Has no one considered that this "snow" is coming from Russia? The Kremlin have clearly realised that traditional methods of terrorism and killing the banking system have had little or no effect on the economy, and the only way to destroy it is to create a large snow cannon from which they can fire snow at various countries...
Black helicopter...well because it's obvious!
You might find a little thing called bribery involved here.
Microsoft: "Can you install WinXP on these here netbooks?"
Manufacturer: "Of course, but we have to pay for Windows licences and then the product becomes more expensive. Linux is free..."
Microsoft: "What if we give you WinXP?"
Manufacturer: "We still have to put better hardware in which makes it more expensive"
Microsoft: "What if we discount your licences on your other products more than we already do to make it cheaper?"
Manufacturer: "That might work..."
You should know by now that the average speed in the UK is about 7mph, and that trains don't run, and that buses are slow. Therefore, the app is useful only if you're outside of the UK....
Mine's the one with a tube map in the pocket. Because that's a surefire way of stopping you using your phone for anything.
I use VirtualBox. It's blisteringly quick when compared with any of the competitive products.
I can run it under Linux, and it's faster than VMWare, I can run it under OS X and it's tons faster than both Parallels and VMWare Fusion, and under Windows, it just works too. Both Linux and Windows guests here.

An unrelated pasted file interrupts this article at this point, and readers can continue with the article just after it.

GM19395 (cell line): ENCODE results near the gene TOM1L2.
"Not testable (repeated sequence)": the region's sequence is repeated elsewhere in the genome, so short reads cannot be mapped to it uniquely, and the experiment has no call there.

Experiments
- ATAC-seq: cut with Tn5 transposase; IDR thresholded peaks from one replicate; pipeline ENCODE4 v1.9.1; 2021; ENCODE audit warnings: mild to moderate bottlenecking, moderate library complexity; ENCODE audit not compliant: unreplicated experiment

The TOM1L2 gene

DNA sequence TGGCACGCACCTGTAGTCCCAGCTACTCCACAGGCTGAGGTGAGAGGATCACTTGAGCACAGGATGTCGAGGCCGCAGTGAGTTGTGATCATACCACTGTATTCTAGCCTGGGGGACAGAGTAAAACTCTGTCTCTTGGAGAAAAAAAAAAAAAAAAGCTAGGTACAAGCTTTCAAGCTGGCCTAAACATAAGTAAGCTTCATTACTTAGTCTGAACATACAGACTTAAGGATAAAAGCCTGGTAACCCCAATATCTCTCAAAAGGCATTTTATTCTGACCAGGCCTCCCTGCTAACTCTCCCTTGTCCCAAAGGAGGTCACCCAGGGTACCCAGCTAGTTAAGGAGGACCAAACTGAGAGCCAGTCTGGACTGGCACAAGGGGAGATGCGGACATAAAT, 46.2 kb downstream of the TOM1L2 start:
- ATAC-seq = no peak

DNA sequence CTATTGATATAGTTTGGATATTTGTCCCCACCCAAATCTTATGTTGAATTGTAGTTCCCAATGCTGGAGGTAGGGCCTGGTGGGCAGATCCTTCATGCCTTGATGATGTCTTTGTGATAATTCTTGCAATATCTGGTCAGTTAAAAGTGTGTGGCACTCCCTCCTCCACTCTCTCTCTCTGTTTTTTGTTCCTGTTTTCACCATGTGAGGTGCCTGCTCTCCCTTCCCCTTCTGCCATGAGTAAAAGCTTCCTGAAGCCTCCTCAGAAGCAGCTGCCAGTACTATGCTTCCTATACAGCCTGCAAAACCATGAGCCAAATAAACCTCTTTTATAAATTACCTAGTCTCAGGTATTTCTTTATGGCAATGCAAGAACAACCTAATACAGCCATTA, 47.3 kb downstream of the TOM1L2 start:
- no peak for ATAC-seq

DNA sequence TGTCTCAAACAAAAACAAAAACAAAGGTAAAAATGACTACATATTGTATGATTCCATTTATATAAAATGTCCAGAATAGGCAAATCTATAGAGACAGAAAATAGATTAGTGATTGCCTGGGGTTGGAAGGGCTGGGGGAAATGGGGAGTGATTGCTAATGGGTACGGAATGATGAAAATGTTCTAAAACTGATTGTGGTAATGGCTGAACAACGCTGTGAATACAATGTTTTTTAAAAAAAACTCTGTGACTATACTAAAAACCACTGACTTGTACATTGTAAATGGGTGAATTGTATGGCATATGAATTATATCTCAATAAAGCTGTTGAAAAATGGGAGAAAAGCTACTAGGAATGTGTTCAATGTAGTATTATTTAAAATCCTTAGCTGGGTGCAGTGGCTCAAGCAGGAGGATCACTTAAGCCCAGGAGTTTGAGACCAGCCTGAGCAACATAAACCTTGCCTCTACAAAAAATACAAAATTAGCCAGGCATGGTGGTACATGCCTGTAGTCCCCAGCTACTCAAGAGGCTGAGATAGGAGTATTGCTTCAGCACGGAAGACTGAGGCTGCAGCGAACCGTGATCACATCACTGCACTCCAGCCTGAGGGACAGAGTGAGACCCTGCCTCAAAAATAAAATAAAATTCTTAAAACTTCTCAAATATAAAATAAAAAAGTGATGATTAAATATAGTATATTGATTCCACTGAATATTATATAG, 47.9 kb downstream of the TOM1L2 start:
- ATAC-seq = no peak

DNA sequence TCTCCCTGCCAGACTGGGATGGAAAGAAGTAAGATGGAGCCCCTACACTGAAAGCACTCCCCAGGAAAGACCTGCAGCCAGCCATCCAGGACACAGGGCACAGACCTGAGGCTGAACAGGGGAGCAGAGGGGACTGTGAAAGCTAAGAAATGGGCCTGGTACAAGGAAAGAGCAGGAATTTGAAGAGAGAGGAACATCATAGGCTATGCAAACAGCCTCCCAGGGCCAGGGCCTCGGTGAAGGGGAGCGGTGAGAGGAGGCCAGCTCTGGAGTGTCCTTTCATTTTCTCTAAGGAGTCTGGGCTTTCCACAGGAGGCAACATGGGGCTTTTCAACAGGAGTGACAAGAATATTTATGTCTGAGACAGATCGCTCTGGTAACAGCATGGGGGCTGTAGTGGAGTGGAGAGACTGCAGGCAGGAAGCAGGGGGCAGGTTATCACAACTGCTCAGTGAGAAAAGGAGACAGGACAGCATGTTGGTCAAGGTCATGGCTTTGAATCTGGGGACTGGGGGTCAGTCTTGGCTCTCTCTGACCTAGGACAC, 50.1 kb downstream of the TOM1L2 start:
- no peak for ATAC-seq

Thumbs up from me on xVM VirtualBox - it's a definite fighting contender for the marketplace, and a worthy one at that.
The mobile web has been available on most handsets for years now. It's still rubbish on them. 3/4 of people don't have nice fancy phones with big screens that make browsing the web make sense. That'll probably be why... along with the fact that latency over the mobile networks is painful!
Dave, Cyrus doesn't use PUSH. It operates using the standard IDLE extension that means the connection stays open and a notification is sent back when there is new stuff to do. The client then goes and does a full fetch (folders, email, flags, the lot).
By contrast, RIMs system precisely pushes the email to the client. There are, IIRC, advancements in development to IDLE to enable additional information to be sent back regarding what precisely needs to be fetched when there are changes. This would behave much more like RIMs PUSH system, but still isn't the same thing.
Come on guys, Ubuntu want to be seen as a popular distro with popular packages. People know about Firefox. Most users don't have a clue (bearing in mind they often don't come from a Debian background) about a browser named Ice-weasel.
I'd imagine this is what is stopping Shuttleworth and co from just using the Debian stock package here.
Think before spewing your guts everywhere please. There are always two sides to the argument.
Interesting solution, but your final comment - "Where did they find their web developers?" - doesn't really fit here. It's not usually down to the web developers to decide on a network strategy, and it looks like NewsWeek have decided to use separate servers, or clusters of servers, (not in themselves accessed via a proxy) to deliver images/css/content.
Talk to the network guys if you've got issues with this. Not the web developers.